"“Undoubtedly an important piece of filmmaking...”"

Documentary filmmaker Alex Gibney has an incredible knack as a director in creating riveting pieces of cinema that tell their stories so fluently and creatively, while always remaining faithful to the core of the premise, as he educates his audience without ever being patronising. The greatest achievement, however, and one that remains the case with his latest feature We Steal Secrets: The Story of WikiLeaks, is that it's scaled masterfully to ensure that it warrants its theatrical release – something that certainly can't be said of many documentary films.

Gibney – having recently portrayed the affecting and controversial set of events surrounding paedophilia in the Catholic Church in Mea Maxima Culpa: Silence in the House of God – now returns to document the rise of WikiLeaks, detailing the creation of this website that uncovers various government secrets, facilitating the biggest security breach in American history. Focusing in on the lives of both the original creator Julian Assange and the man behind the leaking of information Bradley Manning, we delve into both the positive and harmful repercussions this contentious website has had on all involved. 

Though initially this documentary seeks in depicting the worldwide effect WikiLeaks has had, it soon develops into an intense character study of Assange, as Gibney attempts to get into his mind and understand this mystifying and inscrutable man, particularly when we cover his sex offence charges and how this leader of men and cult-like figure soon met a swift demise, as we witness how he lost both face and fans in equal measure. Whatever comes up, must come down – and Gibney ensure that we cover Assange's meteoric rise and fall entirely impartially, offering an unbiased take on events and always remaining completely down the line, showing both sides to this story; the ethical sensibilities of the website, with the potentially pernicious side that comes with it. Assange is neither glorified nor vilified for his actions.

However that isn't to say that we truly understand this man, and though Gibney turns in a commendable effort, he is merely scratching the surface of Assange's elusive demeanour, as the lack of interview footage with the man himself proves to be somewhat detrimental to the finished product. Though in fairness that isn't for the want of trying, as Assange rebuffed Gibney's offer of an interview, declaring that only a million pounds could tempt him otherwise. Such an act, ultimately, sums up who this man has become.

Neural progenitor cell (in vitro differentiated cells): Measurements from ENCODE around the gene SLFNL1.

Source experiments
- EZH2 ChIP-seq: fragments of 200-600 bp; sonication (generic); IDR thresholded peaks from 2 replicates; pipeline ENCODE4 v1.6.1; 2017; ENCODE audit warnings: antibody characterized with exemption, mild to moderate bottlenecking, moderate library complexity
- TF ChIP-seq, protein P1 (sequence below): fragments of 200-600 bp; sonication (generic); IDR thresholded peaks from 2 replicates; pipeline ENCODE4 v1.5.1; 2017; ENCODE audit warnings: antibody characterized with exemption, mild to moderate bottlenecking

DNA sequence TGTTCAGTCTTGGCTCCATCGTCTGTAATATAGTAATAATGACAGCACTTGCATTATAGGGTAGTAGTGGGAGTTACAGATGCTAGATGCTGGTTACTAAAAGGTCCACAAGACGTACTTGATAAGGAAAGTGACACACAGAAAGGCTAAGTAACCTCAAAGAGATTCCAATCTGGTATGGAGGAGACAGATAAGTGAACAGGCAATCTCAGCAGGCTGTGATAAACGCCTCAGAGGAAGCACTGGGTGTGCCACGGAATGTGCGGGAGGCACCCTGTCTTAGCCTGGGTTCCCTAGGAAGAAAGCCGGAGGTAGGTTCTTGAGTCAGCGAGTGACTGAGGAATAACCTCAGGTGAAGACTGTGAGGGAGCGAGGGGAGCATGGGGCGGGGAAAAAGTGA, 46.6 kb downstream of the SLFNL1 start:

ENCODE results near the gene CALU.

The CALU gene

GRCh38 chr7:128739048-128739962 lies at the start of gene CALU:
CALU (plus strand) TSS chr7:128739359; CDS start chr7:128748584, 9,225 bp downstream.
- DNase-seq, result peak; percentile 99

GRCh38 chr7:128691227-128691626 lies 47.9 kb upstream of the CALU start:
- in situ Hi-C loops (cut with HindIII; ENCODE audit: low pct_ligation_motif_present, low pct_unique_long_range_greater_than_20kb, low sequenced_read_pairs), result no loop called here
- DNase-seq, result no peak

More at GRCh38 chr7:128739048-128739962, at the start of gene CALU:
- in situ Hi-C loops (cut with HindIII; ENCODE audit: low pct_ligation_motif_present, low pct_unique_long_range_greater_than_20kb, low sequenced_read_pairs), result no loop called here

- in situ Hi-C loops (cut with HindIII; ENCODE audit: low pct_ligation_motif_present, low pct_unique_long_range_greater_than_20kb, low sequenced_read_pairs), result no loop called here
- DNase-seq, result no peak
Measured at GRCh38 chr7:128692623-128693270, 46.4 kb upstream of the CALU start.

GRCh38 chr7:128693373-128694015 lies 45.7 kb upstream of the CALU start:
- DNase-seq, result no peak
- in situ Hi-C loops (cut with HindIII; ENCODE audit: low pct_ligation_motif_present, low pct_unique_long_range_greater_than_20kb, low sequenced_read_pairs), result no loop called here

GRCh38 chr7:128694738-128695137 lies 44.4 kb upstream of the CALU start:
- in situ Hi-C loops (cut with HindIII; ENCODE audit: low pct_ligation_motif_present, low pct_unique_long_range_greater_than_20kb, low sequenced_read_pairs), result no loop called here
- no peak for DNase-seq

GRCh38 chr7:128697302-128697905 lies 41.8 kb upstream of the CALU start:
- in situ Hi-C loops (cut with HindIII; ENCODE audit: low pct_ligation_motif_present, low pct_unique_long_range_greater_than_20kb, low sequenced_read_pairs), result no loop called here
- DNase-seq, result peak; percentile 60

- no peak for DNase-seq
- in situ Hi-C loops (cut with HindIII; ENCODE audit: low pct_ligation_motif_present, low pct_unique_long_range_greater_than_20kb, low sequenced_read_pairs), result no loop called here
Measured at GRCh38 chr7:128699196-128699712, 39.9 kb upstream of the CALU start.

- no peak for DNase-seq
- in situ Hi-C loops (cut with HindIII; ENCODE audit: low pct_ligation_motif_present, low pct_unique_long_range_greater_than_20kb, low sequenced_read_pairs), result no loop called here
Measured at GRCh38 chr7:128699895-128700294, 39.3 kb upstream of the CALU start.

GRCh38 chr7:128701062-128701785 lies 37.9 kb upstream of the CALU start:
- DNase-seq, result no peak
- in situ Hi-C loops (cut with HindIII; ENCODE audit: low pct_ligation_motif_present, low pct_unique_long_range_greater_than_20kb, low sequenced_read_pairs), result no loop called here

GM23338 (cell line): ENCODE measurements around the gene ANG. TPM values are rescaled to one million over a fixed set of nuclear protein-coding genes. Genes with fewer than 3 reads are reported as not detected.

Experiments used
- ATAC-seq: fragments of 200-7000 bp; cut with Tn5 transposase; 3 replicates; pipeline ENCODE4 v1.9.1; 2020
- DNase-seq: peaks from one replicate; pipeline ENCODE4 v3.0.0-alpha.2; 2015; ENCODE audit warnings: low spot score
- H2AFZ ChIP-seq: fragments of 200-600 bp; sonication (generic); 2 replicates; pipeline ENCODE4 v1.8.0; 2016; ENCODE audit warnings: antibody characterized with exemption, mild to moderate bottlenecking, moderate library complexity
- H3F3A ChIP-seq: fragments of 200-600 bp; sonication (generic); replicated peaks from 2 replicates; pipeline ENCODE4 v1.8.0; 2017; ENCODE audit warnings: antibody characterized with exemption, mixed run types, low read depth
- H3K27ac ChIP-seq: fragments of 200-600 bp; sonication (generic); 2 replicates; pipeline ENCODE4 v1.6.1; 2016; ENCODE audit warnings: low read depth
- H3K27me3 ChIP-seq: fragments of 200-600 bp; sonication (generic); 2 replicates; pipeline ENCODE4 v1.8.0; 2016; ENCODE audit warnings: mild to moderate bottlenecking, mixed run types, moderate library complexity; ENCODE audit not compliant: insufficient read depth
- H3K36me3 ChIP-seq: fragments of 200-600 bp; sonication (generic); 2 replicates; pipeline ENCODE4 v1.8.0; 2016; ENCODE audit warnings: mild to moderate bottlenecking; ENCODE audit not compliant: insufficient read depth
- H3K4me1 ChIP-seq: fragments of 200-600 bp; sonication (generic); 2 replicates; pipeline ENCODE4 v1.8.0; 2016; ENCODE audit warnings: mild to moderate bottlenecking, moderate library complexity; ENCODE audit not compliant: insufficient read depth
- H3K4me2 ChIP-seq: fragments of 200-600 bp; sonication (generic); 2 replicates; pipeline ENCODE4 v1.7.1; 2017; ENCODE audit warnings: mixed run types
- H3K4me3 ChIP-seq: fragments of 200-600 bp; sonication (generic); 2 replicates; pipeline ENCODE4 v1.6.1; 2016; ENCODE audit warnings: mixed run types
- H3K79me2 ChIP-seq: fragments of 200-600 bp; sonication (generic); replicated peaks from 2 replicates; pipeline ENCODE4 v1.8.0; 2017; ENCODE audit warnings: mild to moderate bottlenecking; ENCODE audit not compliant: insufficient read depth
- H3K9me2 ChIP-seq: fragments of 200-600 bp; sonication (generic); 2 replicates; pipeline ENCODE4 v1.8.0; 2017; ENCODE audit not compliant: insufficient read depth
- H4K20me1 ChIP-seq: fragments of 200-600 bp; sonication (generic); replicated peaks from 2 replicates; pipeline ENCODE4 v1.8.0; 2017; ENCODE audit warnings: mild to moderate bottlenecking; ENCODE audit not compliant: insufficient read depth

We Steal Secrets feels more like a dramatic, narrative piece rather than a documentary, a notion enhanced by the suspenseful music used and the implemented footage from famous Hollywood films, to help dramatise and animate a point made. Though playing around with chronological structure, Gibney is a story teller and this succeeds in that respect, somewhere where The Gatekeepers – a recent documentary about national security – failed.

Given the convoluted nature of events, Gibney touches upon each issue with a deserving amount of screen time, helping the viewer to be educated on the matter without running the risk of growing bored. The editing is impressive, and the way we intertwine between the correlating stories concerning both Assange and Mannings is immaculate. This is in no way an elongated news report – which had been an initial concern.

Though undoubtedly an important piece of filmmaking, you can't help but feel that the timing of this documentary isn't quite perfect, as this story is unfinished somewhat, as there is certainly life yet in this ongoing tale of WikiLeaks and its controversial creator. Ultimately this gives the film a similar feel to when you see footballers or musicians releasing autobiographies at the age of 23. Just wait that little bit longer and remain patient, and perhaps your content will be all the more accomplished as a result.